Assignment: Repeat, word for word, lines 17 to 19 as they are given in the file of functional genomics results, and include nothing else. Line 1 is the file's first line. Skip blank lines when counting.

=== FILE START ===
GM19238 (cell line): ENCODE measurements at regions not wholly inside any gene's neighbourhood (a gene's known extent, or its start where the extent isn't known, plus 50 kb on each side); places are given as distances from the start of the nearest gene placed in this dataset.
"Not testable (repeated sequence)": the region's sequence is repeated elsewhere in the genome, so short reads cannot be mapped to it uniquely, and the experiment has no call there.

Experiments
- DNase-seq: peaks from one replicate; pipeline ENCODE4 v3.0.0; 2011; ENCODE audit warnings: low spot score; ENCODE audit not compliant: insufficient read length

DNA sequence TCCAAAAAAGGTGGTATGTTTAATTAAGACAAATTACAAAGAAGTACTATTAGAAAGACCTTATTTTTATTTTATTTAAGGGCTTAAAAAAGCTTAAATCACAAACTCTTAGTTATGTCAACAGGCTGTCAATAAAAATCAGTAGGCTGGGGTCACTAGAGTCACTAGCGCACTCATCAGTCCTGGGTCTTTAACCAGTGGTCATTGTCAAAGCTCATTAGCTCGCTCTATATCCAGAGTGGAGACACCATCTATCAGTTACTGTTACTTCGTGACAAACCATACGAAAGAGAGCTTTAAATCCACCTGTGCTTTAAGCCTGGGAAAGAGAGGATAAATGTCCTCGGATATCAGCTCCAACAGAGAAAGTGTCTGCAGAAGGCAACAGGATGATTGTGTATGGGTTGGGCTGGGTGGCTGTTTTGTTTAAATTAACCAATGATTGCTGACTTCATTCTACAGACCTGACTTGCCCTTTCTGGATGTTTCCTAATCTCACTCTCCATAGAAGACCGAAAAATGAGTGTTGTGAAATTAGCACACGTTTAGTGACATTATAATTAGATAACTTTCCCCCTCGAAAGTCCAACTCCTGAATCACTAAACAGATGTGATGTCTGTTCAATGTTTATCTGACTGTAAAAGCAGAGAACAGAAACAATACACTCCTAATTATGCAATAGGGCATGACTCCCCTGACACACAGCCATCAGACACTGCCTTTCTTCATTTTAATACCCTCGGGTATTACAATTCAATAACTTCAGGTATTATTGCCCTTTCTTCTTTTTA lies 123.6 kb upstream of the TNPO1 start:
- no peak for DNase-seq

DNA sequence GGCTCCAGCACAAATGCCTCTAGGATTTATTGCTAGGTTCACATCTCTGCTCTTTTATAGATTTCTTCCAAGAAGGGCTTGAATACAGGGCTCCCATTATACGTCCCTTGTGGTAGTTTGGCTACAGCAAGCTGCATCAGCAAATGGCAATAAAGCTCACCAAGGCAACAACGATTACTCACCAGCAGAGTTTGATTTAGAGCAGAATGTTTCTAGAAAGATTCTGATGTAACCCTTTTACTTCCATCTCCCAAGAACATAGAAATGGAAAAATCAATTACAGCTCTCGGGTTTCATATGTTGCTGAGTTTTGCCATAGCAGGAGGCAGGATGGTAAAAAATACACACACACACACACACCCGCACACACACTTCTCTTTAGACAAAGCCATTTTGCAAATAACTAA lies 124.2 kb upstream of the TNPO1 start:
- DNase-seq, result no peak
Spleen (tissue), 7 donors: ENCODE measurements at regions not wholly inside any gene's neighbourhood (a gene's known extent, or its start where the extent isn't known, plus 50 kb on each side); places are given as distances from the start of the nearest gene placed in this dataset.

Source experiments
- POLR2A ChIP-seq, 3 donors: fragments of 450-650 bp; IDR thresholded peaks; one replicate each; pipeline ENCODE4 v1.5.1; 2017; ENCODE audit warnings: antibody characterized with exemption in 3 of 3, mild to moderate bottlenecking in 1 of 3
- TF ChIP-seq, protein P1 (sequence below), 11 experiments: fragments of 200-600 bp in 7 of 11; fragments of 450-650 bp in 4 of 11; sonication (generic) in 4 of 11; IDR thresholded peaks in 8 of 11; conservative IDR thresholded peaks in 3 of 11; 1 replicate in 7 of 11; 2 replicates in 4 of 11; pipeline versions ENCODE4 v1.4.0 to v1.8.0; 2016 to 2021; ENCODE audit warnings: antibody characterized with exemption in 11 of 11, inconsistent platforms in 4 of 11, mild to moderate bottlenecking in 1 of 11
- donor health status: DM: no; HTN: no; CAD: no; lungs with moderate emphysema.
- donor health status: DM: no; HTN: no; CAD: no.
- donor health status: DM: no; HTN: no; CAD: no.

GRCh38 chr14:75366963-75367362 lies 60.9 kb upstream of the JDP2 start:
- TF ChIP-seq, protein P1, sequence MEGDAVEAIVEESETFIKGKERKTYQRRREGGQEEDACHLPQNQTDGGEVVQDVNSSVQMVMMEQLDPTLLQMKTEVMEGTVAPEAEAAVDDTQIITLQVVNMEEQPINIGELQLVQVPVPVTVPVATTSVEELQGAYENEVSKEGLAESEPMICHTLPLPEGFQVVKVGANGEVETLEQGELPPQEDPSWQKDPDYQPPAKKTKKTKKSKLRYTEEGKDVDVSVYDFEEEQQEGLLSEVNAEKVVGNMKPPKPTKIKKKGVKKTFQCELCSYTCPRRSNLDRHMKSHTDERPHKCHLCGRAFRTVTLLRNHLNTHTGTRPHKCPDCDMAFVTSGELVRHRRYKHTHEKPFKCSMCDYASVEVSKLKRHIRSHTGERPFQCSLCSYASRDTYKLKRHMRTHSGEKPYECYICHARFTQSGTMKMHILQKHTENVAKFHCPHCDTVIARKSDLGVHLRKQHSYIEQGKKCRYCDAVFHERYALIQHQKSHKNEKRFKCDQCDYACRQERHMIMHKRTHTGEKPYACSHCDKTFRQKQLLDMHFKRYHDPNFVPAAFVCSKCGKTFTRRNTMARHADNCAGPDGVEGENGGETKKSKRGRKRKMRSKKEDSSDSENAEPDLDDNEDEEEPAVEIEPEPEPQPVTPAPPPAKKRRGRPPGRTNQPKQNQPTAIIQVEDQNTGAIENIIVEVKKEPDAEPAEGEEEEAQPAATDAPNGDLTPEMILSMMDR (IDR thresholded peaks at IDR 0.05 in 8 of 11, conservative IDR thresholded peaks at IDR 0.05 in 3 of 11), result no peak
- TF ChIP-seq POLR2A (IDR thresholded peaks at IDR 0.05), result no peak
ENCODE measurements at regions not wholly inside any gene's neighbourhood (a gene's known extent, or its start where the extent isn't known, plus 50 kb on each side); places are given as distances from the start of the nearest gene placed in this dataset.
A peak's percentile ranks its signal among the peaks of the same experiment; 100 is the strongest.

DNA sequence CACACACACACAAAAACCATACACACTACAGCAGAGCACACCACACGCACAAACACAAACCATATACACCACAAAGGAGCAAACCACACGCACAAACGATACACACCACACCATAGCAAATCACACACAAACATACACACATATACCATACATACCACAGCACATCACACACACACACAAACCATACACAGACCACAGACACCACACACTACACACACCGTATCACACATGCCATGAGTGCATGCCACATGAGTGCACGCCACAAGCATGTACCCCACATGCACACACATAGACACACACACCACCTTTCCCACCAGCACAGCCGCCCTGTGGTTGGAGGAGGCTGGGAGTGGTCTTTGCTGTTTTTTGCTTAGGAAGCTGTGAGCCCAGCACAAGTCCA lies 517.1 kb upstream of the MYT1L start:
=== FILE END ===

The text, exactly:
- TF ChIP-seq, protein P1, sequence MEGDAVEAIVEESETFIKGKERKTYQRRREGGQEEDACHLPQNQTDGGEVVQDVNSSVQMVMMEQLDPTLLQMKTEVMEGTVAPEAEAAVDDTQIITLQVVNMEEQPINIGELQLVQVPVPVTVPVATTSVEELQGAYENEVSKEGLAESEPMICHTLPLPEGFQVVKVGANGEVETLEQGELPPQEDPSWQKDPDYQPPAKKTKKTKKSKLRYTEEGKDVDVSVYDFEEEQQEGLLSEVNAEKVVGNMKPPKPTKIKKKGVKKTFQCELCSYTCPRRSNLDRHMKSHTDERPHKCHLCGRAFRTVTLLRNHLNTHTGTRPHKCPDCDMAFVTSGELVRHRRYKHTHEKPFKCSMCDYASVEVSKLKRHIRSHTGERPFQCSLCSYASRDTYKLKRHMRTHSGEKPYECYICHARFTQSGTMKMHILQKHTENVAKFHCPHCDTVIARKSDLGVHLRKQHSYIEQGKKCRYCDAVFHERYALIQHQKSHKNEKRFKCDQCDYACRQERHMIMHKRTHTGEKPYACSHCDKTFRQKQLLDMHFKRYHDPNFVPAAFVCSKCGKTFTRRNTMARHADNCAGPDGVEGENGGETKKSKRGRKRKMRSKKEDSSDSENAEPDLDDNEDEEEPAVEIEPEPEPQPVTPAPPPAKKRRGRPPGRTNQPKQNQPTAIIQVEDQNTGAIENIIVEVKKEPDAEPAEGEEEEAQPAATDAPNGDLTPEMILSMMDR (IDR thresholded peaks at IDR 0.05 in 8 of 11, conservative IDR thresholded peaks at IDR 0.05 in 3 of 11), result no peak
- TF ChIP-seq POLR2A (IDR thresholded peaks at IDR 0.05), result no peak
ENCODE measurements at regions not wholly inside any gene's neighbourhood (a gene's known extent, or its start where the extent isn't known, plus 50 kb on each side); places are given as distances from the start of the nearest gene placed in this dataset.